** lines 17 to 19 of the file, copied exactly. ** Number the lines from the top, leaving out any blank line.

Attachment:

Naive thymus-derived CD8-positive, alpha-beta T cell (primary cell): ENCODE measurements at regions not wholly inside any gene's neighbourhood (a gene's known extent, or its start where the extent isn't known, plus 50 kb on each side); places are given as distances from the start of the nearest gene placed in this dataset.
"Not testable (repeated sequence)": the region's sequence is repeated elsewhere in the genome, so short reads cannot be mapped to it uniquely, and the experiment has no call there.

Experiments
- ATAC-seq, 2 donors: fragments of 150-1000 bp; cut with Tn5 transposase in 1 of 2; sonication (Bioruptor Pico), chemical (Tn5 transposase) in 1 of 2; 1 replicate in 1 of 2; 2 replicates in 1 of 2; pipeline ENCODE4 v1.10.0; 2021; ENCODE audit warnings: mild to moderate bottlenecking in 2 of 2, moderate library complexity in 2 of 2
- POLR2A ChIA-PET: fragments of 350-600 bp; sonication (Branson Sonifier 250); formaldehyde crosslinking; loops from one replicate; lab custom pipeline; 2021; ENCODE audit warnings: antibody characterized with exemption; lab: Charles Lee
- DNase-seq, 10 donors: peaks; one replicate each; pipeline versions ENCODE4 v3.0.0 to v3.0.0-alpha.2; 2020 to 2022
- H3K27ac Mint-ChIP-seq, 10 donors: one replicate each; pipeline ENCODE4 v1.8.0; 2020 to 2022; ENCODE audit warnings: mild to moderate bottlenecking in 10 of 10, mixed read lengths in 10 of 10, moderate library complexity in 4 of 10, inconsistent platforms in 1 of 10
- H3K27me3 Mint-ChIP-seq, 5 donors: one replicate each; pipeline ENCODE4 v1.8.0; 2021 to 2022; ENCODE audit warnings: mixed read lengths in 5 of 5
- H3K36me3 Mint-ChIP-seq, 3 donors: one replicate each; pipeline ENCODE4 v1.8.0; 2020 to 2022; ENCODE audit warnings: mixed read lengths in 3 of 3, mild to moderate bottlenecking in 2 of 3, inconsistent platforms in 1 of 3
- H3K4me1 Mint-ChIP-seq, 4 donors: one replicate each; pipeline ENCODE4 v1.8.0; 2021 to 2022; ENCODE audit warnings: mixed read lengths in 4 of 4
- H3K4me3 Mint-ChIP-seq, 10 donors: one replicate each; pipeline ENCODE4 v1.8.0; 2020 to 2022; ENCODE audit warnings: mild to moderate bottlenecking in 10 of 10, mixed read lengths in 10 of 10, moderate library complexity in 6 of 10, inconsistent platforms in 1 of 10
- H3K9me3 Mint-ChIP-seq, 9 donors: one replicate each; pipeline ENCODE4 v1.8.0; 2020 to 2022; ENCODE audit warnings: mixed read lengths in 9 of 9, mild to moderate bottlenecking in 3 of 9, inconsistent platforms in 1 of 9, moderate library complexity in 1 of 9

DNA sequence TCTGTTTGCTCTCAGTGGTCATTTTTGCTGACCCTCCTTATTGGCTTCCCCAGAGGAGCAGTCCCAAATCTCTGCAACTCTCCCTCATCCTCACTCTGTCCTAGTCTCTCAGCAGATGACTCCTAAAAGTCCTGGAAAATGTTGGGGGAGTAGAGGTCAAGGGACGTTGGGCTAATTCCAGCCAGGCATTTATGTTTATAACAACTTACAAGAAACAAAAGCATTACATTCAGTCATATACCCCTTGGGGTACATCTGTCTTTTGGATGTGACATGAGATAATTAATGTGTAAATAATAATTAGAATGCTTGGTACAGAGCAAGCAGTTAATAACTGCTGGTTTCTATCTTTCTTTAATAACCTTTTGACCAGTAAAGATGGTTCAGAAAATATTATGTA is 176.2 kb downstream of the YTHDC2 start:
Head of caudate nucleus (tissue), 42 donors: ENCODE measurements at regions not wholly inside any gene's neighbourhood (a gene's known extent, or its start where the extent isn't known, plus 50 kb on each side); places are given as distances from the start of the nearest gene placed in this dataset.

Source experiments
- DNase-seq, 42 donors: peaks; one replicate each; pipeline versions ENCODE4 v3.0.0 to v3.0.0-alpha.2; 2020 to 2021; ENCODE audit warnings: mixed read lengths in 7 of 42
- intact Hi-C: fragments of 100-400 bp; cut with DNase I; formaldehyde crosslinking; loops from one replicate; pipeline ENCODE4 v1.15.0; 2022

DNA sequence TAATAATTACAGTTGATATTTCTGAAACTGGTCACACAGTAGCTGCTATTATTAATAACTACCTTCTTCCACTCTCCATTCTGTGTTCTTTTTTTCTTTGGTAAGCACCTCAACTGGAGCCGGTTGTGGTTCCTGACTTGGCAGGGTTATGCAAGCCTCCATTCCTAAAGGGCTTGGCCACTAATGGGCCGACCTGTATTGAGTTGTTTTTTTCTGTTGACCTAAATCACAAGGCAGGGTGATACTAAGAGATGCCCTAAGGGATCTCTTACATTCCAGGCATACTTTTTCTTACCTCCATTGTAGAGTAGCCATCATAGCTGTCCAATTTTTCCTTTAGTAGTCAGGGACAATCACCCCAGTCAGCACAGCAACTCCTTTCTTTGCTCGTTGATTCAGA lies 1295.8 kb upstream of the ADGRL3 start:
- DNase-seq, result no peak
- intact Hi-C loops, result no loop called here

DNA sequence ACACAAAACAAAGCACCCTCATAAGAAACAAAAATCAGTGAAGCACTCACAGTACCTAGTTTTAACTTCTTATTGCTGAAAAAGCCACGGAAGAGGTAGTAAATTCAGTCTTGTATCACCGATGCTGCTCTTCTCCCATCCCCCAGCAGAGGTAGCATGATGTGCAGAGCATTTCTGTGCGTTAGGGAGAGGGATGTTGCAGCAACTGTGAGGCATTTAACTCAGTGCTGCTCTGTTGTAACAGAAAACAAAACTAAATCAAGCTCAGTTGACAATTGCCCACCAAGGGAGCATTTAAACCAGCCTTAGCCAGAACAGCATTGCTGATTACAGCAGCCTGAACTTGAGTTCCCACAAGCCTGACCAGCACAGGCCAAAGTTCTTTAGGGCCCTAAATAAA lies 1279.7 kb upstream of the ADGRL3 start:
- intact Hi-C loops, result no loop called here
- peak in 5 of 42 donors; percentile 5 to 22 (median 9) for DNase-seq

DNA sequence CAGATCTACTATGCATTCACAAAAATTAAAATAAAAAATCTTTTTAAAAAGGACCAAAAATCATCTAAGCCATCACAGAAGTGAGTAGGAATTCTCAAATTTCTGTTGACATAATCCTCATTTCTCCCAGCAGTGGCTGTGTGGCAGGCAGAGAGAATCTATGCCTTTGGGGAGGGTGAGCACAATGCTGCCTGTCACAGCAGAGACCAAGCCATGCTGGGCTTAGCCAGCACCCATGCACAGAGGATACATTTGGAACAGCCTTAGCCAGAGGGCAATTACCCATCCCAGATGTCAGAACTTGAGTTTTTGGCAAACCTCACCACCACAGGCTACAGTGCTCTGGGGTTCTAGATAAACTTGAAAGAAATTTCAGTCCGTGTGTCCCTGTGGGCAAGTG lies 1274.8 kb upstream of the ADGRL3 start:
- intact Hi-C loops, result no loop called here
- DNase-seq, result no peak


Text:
- intact Hi-C: fragments of 100-400 bp; cut with DNase I; formaldehyde crosslinking; loops from one replicate; pipeline ENCODE4 v1.15.0; 2022

DNA sequence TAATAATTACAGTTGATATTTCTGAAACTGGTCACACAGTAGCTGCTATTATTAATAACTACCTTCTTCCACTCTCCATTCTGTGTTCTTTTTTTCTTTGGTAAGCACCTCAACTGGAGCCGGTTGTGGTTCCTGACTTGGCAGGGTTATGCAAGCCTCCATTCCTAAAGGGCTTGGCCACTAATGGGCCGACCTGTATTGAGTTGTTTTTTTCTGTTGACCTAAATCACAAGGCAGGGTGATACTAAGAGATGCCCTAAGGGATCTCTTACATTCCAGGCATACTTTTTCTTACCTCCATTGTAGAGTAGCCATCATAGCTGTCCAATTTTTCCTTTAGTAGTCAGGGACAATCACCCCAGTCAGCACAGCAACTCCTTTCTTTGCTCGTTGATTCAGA lies 1295.8 kb upstream of the ADGRL3 start:
- DNase-seq, result no peak